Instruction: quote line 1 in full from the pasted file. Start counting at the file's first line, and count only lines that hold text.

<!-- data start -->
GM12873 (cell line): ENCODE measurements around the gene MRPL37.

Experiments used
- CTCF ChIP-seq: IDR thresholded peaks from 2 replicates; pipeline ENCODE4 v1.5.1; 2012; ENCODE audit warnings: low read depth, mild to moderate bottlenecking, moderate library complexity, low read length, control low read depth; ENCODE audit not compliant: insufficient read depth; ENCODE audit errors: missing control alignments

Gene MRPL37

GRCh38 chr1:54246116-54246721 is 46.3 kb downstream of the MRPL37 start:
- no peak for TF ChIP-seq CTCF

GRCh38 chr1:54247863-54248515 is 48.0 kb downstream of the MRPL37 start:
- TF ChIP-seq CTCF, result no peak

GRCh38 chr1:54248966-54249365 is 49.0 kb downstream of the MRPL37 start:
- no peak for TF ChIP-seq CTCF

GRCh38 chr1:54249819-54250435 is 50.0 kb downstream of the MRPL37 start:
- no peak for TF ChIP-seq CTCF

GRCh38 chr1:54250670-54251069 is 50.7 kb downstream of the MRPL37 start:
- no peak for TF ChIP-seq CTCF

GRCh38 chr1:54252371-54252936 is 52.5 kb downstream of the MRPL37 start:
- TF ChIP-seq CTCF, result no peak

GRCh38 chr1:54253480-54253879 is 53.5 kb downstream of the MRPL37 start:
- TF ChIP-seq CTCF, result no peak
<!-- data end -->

GM12873 (cell line): ENCODE measurements around the gene MRPL37.